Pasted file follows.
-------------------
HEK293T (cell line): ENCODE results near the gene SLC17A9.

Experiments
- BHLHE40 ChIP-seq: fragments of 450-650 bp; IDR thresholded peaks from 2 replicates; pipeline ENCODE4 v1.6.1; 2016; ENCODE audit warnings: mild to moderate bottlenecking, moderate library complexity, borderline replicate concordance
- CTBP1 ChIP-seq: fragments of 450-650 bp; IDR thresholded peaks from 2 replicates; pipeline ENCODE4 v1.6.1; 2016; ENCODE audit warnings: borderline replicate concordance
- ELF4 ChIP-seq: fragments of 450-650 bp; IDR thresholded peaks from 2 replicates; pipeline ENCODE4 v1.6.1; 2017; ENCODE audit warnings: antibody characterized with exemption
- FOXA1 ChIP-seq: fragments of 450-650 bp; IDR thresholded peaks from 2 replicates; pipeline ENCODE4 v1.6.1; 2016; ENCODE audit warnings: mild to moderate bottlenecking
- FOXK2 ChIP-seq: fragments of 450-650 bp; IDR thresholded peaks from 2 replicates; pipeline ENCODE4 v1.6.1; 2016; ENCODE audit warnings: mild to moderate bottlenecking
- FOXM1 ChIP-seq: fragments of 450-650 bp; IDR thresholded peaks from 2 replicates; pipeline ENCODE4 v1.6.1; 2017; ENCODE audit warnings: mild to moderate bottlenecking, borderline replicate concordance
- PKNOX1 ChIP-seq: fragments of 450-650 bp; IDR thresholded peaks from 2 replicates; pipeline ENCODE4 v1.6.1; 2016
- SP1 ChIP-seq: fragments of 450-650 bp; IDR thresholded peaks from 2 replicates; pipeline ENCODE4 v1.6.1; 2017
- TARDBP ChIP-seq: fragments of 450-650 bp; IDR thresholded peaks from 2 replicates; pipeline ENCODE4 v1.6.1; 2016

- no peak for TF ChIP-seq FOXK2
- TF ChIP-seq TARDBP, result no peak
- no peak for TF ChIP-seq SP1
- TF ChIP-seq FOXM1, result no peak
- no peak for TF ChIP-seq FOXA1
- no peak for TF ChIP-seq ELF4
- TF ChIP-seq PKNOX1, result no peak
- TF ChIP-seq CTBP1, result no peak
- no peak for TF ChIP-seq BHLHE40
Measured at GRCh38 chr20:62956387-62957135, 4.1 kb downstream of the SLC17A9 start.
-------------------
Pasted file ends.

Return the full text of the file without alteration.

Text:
HEK293T (cell line): ENCODE results near the gene SLC17A9.

Experiments
- BHLHE40 ChIP-seq: fragments of 450-650 bp; IDR thresholded peaks from 2 replicates; pipeline ENCODE4 v1.6.1; 2016; ENCODE audit warnings: mild to moderate bottlenecking, moderate library complexity, borderline replicate concordance
- CTBP1 ChIP-seq: fragments of 450-650 bp; IDR thresholded peaks from 2 replicates; pipeline ENCODE4 v1.6.1; 2016; ENCODE audit warnings: borderline replicate concordance
- ELF4 ChIP-seq: fragments of 450-650 bp; IDR thresholded peaks from 2 replicates; pipeline ENCODE4 v1.6.1; 2017; ENCODE audit warnings: antibody characterized with exemption
- FOXA1 ChIP-seq: fragments of 450-650 bp; IDR thresholded peaks from 2 replicates; pipeline ENCODE4 v1.6.1; 2016; ENCODE audit warnings: mild to moderate bottlenecking
- FOXK2 ChIP-seq: fragments of 450-650 bp; IDR thresholded peaks from 2 replicates; pipeline ENCODE4 v1.6.1; 2016; ENCODE audit warnings: mild to moderate bottlenecking
- FOXM1 ChIP-seq: fragments of 450-650 bp; IDR thresholded peaks from 2 replicates; pipeline ENCODE4 v1.6.1; 2017; ENCODE audit warnings: mild to moderate bottlenecking, borderline replicate concordance
- PKNOX1 ChIP-seq: fragments of 450-650 bp; IDR thresholded peaks from 2 replicates; pipeline ENCODE4 v1.6.1; 2016
- SP1 ChIP-seq: fragments of 450-650 bp; IDR thresholded peaks from 2 replicates; pipeline ENCODE4 v1.6.1; 2017
- TARDBP ChIP-seq: fragments of 450-650 bp; IDR thresholded peaks from 2 replicates; pipeline ENCODE4 v1.6.1; 2016

- no peak for TF ChIP-seq FOXK2
- TF ChIP-seq TARDBP, result no peak
- no peak for TF ChIP-seq SP1
- TF ChIP-seq FOXM1, result no peak
- no peak for TF ChIP-seq FOXA1
- no peak for TF ChIP-seq ELF4
- TF ChIP-seq PKNOX1, result no peak
- TF ChIP-seq CTBP1, result no peak
- no peak for TF ChIP-seq BHLHE40
Measured at GRCh38 chr20:62956387-62957135, 4.1 kb downstream of the SLC17A9 start.